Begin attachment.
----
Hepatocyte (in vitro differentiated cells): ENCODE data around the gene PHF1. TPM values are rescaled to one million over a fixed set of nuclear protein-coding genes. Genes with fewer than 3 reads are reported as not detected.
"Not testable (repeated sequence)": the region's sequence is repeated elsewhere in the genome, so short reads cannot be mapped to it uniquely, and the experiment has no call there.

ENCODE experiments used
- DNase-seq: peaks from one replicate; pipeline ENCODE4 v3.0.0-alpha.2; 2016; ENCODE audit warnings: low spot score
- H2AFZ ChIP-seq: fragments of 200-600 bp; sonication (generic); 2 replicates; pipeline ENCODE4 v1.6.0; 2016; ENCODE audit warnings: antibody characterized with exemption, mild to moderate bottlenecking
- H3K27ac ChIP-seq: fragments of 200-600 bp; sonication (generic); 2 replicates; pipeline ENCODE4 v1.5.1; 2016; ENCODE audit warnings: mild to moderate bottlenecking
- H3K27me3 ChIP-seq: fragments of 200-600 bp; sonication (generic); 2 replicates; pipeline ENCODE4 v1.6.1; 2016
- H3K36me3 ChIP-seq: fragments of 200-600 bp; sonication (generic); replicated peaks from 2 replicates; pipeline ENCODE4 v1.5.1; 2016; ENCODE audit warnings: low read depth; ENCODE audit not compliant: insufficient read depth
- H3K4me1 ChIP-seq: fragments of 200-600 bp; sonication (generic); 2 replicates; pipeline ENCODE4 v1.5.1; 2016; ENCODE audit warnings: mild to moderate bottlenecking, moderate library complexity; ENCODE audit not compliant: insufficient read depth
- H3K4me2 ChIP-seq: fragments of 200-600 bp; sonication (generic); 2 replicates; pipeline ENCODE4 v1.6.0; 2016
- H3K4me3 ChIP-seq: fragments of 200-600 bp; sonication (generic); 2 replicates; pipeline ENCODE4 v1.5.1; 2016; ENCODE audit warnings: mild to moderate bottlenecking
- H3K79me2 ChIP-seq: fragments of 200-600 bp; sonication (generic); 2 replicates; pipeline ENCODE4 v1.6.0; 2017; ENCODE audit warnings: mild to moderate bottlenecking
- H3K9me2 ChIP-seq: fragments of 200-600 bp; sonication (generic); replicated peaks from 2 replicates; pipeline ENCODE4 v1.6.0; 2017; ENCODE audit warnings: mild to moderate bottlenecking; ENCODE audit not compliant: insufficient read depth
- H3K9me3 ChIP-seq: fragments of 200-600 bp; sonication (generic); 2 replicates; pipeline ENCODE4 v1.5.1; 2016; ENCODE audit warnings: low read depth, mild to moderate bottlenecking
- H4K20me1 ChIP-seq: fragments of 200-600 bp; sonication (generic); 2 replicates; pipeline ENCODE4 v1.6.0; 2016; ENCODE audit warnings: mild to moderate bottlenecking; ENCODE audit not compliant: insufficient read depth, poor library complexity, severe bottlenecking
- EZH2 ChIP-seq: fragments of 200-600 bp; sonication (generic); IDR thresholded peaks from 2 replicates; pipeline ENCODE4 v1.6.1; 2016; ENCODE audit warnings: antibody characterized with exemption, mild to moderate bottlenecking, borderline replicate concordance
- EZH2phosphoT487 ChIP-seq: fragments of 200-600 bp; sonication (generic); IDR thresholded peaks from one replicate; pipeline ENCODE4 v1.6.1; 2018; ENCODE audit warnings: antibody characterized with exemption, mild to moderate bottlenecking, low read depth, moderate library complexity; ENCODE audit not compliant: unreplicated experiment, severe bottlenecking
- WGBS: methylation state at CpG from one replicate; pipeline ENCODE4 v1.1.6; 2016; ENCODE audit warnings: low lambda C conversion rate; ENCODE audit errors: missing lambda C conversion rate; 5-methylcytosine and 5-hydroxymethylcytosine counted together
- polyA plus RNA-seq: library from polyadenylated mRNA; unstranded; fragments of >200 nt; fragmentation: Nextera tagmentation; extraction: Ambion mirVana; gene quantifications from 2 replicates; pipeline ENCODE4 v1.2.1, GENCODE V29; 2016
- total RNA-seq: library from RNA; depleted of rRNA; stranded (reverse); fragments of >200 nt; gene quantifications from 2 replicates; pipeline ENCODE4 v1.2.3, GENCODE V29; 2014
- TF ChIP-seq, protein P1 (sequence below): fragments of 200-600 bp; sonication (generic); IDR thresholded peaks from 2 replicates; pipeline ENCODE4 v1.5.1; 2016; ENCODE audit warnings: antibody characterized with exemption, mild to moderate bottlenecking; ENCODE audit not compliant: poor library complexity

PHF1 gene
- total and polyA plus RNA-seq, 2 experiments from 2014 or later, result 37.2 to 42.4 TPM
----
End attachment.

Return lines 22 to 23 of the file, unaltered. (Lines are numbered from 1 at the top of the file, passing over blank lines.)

PHF1 gene
- total and polyA plus RNA-seq, 2 experiments from 2014 or later, result 37.2 to 42.4 TPM